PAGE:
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POLITICS

How Switzerland can force you to run for public office

Having Swiss citizenship brings with it all sorts of benefits - but also the possibility that you could be forced to run for public office. Here's why.

How Switzerland can force you to run for public office
A woman in the French-speaking part of the country casts a vote . Photo by Fabrice COFFRINI / AFP

In most cases, when an election for a public office is held, several candidates compete and campaign for the position.

But if you are a Swiss citizen your name can be added to the ballot against your will – even if you have no knowledge of or interest in politics.

One recent example of such “coercion” comes from the town of Buchrain (population 6,000) in canton Lucerne.

As reported by Blick, the municipality must fill a position of social director, which is an elected rather than appointed role, but no candidates have come forward to fill the vacancy on the town council.

The town has solved this conundrum by adding names of all the residents eligible to serve — Swiss nationals over the age of 18, who have lived in the community for at least five days — to its election roster.

Whoever gets the most votes in the September 25th election will be constrained to serve on the municipal council, no matter how unwillingly or reluctantly.

While  this move is undoubtedly extreme, it is not unique in Switzerland.

Another such example comes from Spiringen, Uri (population 903), where Tobias Imhof was elected to the municipal council against his will in 2017.

If elected, these people must serve, but they do have the right to appeal the voters’ decision.

Objections against one’s own election must have valid grounds, though. Other than suddenly dying (a cast-iron alibi if ever we heard one), they include being over 65 years of age or providing proof that serving in a public office would be detrimental to the person’s health or the local economy.

READ MORE: How Switzerland’s direct democracy system works 

Can you be elected to a public office against your will?

This is not a widespread or common practice, as in most cases there are enough candidates who are eager, or at least willing, to serve, but it does happen, especially in smaller places.

However it only happens at a local, rather than national, level, so you don’t need to worry that one day you will wake up and discover that you are the president of Switzerland.

Also, for your name to be added to the list of candidates, you must be eligible to stand for election in the first place.

This means you must be a Swiss citizen, whether from birth or naturalised. And being a dual national — that is, of Switzerland and another country — doesn’t exempt you from this civic obligation either. That is because in the eyes of the law, you are considered to be Swiss, regardless of what other nationalities you hold.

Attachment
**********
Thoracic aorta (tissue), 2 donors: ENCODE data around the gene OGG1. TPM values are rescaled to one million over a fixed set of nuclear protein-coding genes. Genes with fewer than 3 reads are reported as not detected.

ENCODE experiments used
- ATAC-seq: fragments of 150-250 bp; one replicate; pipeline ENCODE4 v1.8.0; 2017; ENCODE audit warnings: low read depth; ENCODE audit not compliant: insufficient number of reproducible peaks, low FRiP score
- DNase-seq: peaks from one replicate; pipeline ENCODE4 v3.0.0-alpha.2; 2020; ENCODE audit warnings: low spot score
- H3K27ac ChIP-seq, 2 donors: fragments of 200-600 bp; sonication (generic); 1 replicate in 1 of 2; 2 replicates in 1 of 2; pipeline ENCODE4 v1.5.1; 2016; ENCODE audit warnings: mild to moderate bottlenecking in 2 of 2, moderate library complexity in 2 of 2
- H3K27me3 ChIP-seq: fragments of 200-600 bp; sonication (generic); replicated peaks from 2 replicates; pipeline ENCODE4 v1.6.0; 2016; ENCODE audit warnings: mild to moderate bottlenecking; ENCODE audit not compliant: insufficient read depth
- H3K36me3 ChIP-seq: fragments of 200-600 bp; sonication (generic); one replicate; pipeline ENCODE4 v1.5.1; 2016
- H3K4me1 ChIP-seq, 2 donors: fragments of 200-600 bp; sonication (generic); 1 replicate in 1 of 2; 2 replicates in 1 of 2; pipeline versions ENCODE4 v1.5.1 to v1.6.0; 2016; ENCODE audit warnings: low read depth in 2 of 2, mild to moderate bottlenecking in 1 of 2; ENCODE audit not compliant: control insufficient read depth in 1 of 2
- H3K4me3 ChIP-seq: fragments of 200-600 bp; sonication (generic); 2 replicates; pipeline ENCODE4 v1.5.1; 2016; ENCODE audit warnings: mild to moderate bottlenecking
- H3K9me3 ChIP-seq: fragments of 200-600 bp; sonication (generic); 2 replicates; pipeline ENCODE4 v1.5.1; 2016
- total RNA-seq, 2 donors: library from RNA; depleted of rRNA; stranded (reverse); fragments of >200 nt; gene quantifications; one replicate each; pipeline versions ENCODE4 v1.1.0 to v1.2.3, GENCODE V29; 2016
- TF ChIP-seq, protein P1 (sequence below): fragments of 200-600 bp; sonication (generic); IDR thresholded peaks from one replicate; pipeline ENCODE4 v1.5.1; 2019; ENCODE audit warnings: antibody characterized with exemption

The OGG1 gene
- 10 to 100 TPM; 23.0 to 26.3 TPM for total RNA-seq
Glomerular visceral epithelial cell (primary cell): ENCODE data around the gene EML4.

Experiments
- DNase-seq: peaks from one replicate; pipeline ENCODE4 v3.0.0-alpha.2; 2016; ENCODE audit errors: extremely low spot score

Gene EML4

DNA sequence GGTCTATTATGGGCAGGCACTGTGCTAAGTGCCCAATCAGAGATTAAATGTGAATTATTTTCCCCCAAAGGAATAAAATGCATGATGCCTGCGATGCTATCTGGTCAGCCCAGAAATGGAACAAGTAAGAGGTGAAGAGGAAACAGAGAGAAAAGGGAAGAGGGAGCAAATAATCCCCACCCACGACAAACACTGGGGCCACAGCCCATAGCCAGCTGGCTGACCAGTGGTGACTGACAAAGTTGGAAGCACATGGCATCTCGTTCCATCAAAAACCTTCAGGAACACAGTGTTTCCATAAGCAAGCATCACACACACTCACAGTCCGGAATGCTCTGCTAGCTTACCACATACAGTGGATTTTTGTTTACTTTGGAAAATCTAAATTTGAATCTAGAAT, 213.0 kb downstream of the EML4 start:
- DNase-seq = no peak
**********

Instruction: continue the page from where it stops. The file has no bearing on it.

Each town could have its own specific eligibility criteria as well, such as the length of residency in the community, for instance.

Additionally, fluency in the language of the region (that is, German, French or Italian) is certainly a requirement too, as no municipality wants councillors who don’t speak and understand the local language.

 READ MORE: Switzerland rejects voting rights for foreigners

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POLITICS

Swiss finance minister makes surprise decision to quit

Swiss Finance Minister Ueli Maurer, 71, announced he would resign at the end of the year in a surprise move on Friday after more than four decades in politics.

Swiss finance minister makes surprise decision to quit

He is the longest serving member of the Federal Council — Switzerland’s seven-member government — having been a member since January 2009. He has held the finance brief since January 2016 after seven years as the defence minister.

“I have been in politics for more than 40 years, 14 of them in the Federal Council. It is a fascinating task,” Maurer told a hastily arranged press conference.

However, “during the last year, I thought that I still have a lot of energy to do something else”, he said, announcing his resignation.

“I already have plans,” the Zurich father-of-six said, without revealing his intentions, adding that he was leaving “with one eye smiling and one eye crying”.

Maurer served twice as Switzerland’s president — which rotates annually among Federal Council members — in 2013 and 2019.

He chaired the Swiss People’s Party from 1996 to 2008. The right-wing, populist SVP has been Switzerland’s biggest party since 2003.

“Without Ueli Maurer, the SVP would never have become the country’s leading political force,” Le Temps newspaper said.

The Tages-Anzeiger daily said he was “one of the most versatile Swiss politicians of recent decades, unpredictable and agile”.

The election of his successor on the Federal Council is expected to take place on December 7. Ministers are elected by parliament.

The major parties share out the seven seats according to a so-called “magic formula” which has evolved over time.

The SVP, the centre-left Socialist Party and the centre-right Liberals have two ministers each, with the centre-right Centre party allocated one.

The left-wing Green Party hopes to secure a first-ever seat with a strong performance in the 2023 parliamentary elections.

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